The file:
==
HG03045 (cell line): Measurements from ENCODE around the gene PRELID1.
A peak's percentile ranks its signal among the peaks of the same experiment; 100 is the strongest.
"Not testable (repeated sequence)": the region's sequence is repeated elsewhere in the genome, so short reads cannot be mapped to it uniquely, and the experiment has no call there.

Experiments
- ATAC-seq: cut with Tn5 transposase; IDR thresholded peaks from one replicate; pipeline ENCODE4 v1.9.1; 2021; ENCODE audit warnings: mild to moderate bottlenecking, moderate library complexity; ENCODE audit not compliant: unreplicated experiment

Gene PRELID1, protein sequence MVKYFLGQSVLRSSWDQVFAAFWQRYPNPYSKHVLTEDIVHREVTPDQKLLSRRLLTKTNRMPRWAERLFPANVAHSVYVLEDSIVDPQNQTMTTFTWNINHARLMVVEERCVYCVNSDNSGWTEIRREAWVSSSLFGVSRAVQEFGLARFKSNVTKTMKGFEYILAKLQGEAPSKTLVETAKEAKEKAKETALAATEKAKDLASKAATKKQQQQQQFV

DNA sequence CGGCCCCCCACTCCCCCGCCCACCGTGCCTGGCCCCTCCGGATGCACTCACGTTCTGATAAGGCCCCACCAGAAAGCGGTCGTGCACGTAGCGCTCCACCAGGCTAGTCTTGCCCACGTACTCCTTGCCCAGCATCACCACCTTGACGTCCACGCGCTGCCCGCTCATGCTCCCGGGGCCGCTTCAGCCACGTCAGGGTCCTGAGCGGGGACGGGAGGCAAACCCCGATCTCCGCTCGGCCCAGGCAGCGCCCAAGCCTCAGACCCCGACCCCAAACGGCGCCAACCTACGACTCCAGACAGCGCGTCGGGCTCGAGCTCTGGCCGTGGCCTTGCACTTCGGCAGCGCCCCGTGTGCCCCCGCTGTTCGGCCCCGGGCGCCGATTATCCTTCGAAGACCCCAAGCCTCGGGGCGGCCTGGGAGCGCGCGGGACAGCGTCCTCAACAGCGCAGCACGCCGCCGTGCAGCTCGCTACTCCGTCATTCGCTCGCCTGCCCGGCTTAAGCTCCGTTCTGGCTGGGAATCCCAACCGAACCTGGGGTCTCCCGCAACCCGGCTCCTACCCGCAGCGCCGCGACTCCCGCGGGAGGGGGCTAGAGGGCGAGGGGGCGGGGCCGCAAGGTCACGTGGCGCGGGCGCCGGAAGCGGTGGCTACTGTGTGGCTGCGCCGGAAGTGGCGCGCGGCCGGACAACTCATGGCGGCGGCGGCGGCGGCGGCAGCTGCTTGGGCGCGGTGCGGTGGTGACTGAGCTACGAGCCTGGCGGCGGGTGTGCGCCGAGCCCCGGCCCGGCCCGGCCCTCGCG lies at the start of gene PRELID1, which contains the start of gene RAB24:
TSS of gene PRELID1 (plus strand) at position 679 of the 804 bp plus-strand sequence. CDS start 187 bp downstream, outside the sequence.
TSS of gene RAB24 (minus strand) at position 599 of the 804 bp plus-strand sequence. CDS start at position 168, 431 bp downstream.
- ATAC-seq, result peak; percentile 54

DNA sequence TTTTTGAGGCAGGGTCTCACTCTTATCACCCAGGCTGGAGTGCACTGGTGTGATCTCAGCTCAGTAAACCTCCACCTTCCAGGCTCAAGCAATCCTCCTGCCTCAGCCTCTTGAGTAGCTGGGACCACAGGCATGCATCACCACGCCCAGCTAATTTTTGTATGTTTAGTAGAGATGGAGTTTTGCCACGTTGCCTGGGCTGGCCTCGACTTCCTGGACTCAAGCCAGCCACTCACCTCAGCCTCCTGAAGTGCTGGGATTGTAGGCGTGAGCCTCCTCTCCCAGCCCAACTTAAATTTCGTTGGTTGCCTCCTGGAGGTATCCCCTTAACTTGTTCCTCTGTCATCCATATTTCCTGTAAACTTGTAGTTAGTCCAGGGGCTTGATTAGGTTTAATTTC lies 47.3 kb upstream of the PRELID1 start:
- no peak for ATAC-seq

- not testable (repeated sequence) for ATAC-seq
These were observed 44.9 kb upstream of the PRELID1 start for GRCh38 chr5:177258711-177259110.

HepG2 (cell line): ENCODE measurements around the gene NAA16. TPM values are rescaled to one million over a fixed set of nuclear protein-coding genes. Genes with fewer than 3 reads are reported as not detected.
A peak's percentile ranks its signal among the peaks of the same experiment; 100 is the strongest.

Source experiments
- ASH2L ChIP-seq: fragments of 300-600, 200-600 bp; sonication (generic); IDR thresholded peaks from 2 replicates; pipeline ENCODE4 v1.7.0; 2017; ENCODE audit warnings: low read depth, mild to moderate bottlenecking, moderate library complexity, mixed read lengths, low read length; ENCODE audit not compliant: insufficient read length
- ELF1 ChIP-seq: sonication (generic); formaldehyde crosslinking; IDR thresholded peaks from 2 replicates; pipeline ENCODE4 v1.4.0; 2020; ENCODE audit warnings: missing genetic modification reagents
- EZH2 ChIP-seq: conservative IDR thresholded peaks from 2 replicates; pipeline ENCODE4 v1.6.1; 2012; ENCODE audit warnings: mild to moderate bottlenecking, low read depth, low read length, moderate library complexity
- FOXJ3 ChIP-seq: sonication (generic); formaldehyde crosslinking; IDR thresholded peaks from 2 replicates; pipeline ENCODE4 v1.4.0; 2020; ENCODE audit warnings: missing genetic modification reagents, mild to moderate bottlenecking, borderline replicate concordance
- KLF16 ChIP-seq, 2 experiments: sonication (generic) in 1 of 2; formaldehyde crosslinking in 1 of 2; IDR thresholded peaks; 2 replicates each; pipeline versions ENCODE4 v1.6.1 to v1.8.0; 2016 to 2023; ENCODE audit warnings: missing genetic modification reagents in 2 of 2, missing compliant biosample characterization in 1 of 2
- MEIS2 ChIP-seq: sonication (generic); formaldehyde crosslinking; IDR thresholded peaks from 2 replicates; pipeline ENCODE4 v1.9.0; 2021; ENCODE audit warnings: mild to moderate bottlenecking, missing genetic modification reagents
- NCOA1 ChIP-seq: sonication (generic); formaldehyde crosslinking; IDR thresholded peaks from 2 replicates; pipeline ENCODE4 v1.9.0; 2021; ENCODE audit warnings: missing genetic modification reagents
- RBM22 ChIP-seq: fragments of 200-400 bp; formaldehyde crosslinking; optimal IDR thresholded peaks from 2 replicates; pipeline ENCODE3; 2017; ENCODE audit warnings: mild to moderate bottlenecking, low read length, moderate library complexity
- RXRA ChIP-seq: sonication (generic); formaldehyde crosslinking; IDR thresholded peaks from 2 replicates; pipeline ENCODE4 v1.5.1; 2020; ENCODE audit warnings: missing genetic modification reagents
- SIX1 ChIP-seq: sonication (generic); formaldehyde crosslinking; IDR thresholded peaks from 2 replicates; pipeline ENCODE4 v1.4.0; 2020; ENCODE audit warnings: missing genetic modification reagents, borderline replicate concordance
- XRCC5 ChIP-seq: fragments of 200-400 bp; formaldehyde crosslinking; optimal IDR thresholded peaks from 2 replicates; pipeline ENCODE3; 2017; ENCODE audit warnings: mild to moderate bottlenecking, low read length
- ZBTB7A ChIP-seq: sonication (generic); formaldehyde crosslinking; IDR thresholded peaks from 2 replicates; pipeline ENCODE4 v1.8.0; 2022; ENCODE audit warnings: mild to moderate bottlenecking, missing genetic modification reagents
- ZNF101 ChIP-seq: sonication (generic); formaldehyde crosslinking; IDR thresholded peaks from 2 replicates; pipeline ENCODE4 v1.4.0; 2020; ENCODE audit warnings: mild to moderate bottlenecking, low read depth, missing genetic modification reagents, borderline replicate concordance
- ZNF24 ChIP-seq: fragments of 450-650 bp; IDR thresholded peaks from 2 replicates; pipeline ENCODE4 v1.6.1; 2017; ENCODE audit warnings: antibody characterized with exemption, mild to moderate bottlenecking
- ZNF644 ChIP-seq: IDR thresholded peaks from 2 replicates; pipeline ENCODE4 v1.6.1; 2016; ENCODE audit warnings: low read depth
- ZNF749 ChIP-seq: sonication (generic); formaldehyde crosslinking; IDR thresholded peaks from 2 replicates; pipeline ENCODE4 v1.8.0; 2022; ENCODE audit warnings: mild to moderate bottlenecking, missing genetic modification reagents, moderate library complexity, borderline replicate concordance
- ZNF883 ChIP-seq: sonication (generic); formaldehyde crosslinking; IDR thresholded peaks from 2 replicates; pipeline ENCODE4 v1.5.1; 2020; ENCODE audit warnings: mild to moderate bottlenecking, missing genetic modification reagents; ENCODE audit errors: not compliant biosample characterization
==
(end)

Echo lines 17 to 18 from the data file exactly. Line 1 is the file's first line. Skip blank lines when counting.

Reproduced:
Source experiments
- ASH2L ChIP-seq: fragments of 300-600, 200-600 bp; sonication (generic); IDR thresholded peaks from 2 replicates; pipeline ENCODE4 v1.7.0; 2017; ENCODE audit warnings: low read depth, mild to moderate bottlenecking, moderate library complexity, mixed read lengths, low read length; ENCODE audit not compliant: insufficient read length